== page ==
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Association of Up-Regulated Plasma Adiponectin With Risk of Incident Depression in a Community-Dwelling Elderly Population

J Clin Psychiatry 2018;79(3):17m11695

Objective: Despite robust interest in the association between inflammation and depression, anti-inflammatory markers have been scarcely investigated as predictors of the future risk of depression. The aim of this study is to determine whether up-regulation of plasma adiponectin, an anti-inflammatory adipokine, precedes and predicts the development of depression in the elderly.

Methods: This prospective cohort study was launched in 2005. Among 1,000 participants who were randomly sampled from community-dwelling individuals 65 years or older, 633 euthymic individuals without prior history of depressive disorders were enrolled for a baseline evaluation and follow-up after 5 years. Incident clinically significant depression, including major and minor depressive disorders (by DSM-IV criteria), subsyndromal depression (by operational criteria), and euthymia after antidepressant treatment, was assessed by clinical interviews.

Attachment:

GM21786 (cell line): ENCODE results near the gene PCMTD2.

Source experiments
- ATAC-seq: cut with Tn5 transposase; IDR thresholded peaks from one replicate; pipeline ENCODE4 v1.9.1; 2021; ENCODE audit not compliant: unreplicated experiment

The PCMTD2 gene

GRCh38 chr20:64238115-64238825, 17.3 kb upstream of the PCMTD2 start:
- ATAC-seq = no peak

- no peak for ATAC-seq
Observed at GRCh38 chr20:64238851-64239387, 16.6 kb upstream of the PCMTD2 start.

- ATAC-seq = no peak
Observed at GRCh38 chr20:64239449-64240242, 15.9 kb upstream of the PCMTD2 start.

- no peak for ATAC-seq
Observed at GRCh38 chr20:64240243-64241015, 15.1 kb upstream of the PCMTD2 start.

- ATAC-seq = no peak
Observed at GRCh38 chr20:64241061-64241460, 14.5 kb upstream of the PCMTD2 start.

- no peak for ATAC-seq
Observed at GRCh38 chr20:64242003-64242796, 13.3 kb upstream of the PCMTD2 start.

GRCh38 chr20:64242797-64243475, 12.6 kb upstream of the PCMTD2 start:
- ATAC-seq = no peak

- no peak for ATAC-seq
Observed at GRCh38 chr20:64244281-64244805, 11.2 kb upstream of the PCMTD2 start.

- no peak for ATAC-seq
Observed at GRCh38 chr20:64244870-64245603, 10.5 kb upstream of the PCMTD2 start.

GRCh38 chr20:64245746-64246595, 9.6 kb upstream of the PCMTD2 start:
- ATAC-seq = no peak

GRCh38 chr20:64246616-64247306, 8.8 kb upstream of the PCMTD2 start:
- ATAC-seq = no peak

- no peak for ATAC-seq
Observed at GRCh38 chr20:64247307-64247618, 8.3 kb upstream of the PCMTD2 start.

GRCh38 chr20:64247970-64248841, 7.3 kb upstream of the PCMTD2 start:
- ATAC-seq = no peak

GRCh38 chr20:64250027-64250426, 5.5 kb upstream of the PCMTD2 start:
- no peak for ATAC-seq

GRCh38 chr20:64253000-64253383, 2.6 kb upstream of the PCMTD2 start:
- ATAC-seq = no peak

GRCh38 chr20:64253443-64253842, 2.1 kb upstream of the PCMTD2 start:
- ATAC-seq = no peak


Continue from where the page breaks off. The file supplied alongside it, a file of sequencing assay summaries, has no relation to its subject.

Results: Baseline plasma adiponectin values were divided into tertiles (low tertile: 5.685 μg/mL, middle tertile: 5.686–10.367 μg/mL, high tertile: 10.368 μg/mL). Among the 261 euthymic individuals who responded to the 5-year follow-up evaluation, 17 developed incident depression (7 from the high tertile, 8 from the middle tertile, and 2 from the low tertile). The risk of incident depression was much higher in the high tertile group than in the low tertile group after adjusting for age, sex, body mass index, burden of chronic medical illnesses, and Mini-Mental State Examination score (odds ratio = 10.64; 95% CI, 1.21–93.84; P = .033).

Conclusions: Up-regulation of plasma adiponectin may precede the onset of clinically significant depression in the elderly, and thus plasma adiponectin level is a potential candidate marker for the risk of depression.